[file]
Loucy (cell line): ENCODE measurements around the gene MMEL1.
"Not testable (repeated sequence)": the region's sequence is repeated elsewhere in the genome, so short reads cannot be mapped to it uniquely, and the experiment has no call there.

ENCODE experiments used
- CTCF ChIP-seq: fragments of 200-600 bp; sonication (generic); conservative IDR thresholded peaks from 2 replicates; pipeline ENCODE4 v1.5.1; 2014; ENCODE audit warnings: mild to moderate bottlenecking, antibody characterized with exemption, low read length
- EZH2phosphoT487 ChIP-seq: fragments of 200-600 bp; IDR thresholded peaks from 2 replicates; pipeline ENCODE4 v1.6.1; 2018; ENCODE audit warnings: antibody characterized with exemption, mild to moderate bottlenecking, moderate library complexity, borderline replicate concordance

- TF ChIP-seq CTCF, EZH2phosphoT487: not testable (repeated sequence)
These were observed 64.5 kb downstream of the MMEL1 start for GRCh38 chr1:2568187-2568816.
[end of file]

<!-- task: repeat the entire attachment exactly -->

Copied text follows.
Loucy (cell line): ENCODE measurements around the gene MMEL1.
"Not testable (repeated sequence)": the region's sequence is repeated elsewhere in the genome, so short reads cannot be mapped to it uniquely, and the experiment has no call there.

ENCODE experiments used
- CTCF ChIP-seq: fragments of 200-600 bp; sonication (generic); conservative IDR thresholded peaks from 2 replicates; pipeline ENCODE4 v1.5.1; 2014; ENCODE audit warnings: mild to moderate bottlenecking, antibody characterized with exemption, low read length
- EZH2phosphoT487 ChIP-seq: fragments of 200-600 bp; IDR thresholded peaks from 2 replicates; pipeline ENCODE4 v1.6.1; 2018; ENCODE audit warnings: antibody characterized with exemption, mild to moderate bottlenecking, moderate library complexity, borderline replicate concordance

- TF ChIP-seq CTCF, EZH2phosphoT487: not testable (repeated sequence)
These were observed 64.5 kb downstream of the MMEL1 start for GRCh38 chr1:2568187-2568816.